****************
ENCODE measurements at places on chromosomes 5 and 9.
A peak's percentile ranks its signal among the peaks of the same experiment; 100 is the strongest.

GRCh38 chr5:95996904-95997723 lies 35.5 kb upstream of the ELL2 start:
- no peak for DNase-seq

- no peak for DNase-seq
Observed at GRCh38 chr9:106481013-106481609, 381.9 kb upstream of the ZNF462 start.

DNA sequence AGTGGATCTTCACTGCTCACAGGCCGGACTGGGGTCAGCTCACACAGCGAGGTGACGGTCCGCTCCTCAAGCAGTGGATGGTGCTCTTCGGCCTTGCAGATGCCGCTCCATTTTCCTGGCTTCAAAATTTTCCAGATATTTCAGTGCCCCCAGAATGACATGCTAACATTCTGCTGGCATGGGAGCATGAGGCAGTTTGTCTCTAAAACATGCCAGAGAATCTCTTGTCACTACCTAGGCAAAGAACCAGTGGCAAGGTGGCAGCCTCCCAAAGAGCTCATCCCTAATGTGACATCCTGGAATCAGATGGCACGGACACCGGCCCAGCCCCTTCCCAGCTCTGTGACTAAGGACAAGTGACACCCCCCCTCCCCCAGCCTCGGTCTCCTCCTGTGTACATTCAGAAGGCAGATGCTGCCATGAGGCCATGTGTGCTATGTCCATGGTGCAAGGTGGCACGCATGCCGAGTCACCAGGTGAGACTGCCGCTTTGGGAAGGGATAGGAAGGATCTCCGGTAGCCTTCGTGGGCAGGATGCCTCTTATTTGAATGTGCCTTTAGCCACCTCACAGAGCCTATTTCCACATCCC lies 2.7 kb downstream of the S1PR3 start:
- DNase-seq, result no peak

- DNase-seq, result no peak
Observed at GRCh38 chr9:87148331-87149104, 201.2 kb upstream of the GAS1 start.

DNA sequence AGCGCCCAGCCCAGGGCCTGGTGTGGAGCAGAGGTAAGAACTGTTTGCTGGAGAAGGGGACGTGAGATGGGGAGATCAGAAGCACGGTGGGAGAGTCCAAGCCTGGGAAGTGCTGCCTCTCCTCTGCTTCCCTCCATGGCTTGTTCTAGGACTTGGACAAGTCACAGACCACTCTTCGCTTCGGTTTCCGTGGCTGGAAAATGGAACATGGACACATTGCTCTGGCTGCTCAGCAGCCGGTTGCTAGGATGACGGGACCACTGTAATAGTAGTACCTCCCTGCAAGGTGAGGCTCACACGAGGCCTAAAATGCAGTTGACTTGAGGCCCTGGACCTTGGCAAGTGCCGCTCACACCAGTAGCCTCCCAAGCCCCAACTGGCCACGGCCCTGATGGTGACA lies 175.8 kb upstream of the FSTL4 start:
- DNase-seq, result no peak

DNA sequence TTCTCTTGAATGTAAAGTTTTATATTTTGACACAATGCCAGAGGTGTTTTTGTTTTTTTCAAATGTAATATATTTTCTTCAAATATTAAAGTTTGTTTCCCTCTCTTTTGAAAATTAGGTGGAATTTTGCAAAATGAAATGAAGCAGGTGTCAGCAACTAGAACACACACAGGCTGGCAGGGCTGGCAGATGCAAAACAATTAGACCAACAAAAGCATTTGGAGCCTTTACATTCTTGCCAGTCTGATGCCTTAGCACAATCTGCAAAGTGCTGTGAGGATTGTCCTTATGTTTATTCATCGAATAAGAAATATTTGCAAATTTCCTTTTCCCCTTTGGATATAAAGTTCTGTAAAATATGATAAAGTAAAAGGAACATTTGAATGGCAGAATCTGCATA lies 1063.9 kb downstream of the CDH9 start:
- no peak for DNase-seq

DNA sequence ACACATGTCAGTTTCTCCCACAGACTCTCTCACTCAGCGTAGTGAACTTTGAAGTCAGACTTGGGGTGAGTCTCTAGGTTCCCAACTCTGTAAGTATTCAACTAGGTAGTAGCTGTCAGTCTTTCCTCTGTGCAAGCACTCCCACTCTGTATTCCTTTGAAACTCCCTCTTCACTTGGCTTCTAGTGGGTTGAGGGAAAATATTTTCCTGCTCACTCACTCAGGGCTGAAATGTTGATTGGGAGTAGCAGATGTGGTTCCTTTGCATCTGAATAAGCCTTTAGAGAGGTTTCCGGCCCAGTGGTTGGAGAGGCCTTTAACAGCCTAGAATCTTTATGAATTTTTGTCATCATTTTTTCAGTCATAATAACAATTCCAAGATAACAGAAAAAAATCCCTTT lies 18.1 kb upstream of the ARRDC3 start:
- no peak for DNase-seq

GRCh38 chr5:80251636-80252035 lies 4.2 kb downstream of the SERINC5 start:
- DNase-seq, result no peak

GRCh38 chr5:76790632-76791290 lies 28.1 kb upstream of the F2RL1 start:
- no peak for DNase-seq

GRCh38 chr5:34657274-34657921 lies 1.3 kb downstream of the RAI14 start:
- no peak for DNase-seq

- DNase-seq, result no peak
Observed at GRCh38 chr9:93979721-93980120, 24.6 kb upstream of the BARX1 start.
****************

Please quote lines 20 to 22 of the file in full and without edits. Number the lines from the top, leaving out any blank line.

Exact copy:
- no peak for DNase-seq

GRCh38 chr5:34657274-34657921 lies 1.3 kb downstream of the RAI14 start:
- no peak for DNase-seq